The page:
Vermont Mortgage Loans
While the nation's median home price is still well below what it was in 2008, the market has begun to show signs of life again. According to the National Association of Realtors, the nation's average home price for March 2009 increased 4 percent over February.
So what does that mean for Vermont residents who are hoping to take advantage of low home prices? While Vermont did experience some of the increase in home prices that occurred during the recent housing boom, the state was not impacted as much as some other states, especially those in the West like Nevada and Arizona. In fact, it looks like home prices in Vermont are on the path to stabilizing.
This stabilization could indicate that Vermont's housing prices have hit the bottom and are on their way to rebounding. Therefore, it is probably a good time for those dreaming of homeownership to take the plunge.
However, while it is a good time in the market, it might or might not be a good time for the individual. One of the factors that compounded the recent fall of the housing market was too many people purchased homes who could not afford the home or who were not ready for homeownership.
In order to determine one's readiness for homeownership, individuals should carefully examine their personal circumstances, with special focus on their credit ratings, their ability to make a down payment toward a new home and the amount of any additional personal savings.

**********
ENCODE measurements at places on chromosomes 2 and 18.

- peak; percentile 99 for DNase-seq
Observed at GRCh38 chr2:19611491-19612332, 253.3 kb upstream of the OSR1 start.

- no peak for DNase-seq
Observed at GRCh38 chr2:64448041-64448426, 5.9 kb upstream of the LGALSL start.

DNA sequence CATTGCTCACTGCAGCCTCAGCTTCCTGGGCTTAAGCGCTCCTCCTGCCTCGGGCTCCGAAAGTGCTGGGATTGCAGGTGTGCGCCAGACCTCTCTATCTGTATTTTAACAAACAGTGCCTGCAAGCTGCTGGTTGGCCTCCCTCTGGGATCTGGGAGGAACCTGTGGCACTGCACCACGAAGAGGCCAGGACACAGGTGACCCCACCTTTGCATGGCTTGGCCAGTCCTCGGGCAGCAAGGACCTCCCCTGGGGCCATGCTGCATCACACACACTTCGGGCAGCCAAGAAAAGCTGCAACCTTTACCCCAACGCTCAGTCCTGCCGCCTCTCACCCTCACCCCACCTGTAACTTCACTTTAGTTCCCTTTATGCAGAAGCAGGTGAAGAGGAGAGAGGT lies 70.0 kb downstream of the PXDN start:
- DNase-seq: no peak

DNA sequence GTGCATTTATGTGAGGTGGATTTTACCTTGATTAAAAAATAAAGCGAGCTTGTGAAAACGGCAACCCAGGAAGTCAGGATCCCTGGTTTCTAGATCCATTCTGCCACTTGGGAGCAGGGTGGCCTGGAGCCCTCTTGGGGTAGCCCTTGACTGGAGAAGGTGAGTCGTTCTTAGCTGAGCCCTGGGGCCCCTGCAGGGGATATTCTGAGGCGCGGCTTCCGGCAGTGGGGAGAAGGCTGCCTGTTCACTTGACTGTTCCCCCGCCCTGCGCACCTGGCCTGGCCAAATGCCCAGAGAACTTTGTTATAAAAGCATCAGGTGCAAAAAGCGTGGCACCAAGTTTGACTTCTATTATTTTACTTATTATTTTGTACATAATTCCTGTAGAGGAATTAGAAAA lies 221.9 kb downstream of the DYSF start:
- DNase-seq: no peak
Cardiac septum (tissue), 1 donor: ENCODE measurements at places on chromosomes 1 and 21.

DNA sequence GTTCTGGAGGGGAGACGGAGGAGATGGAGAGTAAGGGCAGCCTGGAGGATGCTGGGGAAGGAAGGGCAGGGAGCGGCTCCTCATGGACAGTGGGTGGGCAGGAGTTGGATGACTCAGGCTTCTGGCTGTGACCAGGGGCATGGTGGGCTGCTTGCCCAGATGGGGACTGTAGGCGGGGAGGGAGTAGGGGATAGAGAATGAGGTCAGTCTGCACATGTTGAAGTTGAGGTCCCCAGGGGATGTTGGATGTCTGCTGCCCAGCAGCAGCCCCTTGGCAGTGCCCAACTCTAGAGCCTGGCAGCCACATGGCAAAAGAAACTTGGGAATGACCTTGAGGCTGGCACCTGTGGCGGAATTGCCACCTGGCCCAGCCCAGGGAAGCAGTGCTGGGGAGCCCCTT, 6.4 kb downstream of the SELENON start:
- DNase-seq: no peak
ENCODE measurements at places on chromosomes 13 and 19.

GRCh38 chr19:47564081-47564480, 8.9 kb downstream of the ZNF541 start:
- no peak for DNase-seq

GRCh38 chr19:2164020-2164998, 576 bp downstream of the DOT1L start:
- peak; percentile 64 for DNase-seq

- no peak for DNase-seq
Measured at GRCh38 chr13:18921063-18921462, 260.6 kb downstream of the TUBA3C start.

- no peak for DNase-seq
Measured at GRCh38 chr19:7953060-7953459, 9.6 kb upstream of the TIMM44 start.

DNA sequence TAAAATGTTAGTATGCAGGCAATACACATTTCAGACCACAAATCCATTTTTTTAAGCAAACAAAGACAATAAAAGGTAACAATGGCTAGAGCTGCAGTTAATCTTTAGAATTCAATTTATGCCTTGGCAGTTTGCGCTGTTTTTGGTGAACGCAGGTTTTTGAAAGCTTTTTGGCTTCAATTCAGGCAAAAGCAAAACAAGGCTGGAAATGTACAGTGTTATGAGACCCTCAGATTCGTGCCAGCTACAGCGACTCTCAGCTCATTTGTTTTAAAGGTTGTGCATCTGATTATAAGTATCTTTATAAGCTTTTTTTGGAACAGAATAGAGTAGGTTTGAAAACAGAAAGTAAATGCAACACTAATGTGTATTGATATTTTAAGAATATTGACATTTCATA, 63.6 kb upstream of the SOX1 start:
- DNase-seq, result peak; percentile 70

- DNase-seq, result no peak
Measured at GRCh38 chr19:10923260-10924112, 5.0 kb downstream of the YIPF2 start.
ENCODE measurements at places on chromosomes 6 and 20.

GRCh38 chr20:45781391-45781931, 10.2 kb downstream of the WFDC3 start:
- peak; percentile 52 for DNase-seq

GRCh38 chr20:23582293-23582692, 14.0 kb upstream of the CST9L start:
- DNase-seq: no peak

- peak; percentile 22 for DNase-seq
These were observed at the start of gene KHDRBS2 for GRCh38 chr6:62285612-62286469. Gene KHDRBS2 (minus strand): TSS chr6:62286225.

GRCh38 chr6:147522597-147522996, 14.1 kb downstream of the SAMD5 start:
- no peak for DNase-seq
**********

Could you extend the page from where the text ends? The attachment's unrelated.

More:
What is Your Credit Score?
Today, lending institutions are far less likely to take changes on a person with poor credit. Many experts are contending that one should have a score in the upper 600s in order to qualify. However, even those individuals will probably not get the best rates. In order to secure the best rates for your mortgage, a credit score that is around 750, which is in the excellent range, is necessary.
So, what if your credit score is not quite high enough to qualify for a new home loan? There are steps you can take to improve your credit score: make sure to make all loan and credit card payments on time, get your credit card balances to below 35 percent of their total limit, and avoid applying for any new credit while you work to fix your current credit score.
How Much Can You Put Down?
It is recommended that you have enough cash on hand to cover a 20 percent down payment. So, if you are purchasing a home for $160,000, then you will need at least $32,000 to go toward the down payment. By making a 20 percent down payment, your monthly mortgage payments will be lower because the loan principle will be less and you will not need to pay for private mortgage insurance.
How Much Do You Have in Savings?
You can't watch the news these days without hearing about our unstable economy. As such, being prepared for the unexpected is more important than ever. Ideally, you should have enough savings set aside to cover your expenses for six months. By having a substantial savings set aside, you will lessen the risk of losing your home should you lose your job. It takes patience and diligence to save up enough to cover six months, but the comfort of having a safety net is worth it.
Find and Compare Rates Today
So, after taking a close look at your credit rating, the amount you would be able to put down and how much savings you have tucked away, you've decided that you are ready for homeownership.
The next step you should take is to collect and compare rates for several home loan options in order to ensure that you get the best deal. All you need to do is complete the brief online form, and you'll receive multiple quotes that you then can compare.